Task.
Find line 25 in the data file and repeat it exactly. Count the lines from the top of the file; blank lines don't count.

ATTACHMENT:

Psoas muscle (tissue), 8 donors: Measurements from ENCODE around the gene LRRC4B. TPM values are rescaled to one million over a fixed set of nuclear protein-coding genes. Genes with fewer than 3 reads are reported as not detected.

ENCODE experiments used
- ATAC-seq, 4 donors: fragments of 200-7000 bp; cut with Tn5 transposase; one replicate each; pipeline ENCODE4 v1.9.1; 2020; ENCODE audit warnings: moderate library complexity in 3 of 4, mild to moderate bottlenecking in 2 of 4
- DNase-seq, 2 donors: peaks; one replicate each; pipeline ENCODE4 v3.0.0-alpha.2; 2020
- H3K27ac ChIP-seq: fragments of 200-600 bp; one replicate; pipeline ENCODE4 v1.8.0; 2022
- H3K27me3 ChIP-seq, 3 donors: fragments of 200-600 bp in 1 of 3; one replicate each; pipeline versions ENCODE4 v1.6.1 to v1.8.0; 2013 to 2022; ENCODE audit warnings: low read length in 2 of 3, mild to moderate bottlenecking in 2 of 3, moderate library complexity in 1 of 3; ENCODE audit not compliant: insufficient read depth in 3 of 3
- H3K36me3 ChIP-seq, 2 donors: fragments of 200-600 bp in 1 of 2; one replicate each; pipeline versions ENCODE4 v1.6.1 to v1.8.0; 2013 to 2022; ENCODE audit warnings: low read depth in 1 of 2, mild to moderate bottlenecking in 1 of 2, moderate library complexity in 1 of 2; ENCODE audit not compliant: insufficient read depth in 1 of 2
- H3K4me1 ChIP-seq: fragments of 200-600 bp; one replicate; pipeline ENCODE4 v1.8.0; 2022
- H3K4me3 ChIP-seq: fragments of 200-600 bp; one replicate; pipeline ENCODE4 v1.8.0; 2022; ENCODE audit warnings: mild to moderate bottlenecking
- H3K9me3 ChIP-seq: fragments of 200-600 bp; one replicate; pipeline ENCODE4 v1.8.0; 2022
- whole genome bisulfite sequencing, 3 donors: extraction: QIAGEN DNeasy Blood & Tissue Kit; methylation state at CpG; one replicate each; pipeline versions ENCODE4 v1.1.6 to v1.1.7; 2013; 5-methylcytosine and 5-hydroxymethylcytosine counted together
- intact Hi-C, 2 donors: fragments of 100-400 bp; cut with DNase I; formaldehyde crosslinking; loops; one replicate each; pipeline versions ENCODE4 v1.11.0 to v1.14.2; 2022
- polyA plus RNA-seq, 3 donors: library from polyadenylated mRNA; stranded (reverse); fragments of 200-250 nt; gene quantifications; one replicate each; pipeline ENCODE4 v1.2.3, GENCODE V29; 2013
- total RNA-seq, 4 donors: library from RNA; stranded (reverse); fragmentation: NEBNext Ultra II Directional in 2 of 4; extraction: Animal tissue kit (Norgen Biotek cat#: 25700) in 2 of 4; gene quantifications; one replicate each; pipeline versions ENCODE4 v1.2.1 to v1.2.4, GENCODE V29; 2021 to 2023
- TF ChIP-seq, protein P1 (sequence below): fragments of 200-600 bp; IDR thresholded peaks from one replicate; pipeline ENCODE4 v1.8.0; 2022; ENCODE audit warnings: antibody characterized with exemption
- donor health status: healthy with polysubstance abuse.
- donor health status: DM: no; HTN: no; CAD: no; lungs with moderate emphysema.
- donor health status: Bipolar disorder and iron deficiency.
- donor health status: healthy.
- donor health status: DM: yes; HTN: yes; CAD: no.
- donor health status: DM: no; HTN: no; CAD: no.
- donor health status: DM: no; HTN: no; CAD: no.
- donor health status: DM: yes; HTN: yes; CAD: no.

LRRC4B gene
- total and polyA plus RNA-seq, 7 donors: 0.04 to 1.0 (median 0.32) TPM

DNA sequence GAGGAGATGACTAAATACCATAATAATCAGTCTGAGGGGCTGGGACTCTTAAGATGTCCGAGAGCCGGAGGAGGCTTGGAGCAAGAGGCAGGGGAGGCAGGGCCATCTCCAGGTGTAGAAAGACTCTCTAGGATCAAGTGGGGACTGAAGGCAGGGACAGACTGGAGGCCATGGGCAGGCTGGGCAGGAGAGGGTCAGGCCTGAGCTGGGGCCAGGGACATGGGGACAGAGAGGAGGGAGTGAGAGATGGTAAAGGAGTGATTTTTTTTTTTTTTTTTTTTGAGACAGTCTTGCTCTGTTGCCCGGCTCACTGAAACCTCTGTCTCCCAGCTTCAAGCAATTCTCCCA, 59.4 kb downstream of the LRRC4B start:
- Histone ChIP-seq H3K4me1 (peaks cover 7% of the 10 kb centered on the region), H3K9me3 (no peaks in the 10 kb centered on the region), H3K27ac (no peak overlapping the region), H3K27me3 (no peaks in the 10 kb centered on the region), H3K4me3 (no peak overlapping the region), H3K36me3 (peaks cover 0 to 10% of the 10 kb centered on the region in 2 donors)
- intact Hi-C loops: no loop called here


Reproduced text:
- total and polyA plus RNA-seq, 7 donors: 0.04 to 1.0 (median 0.32) TPM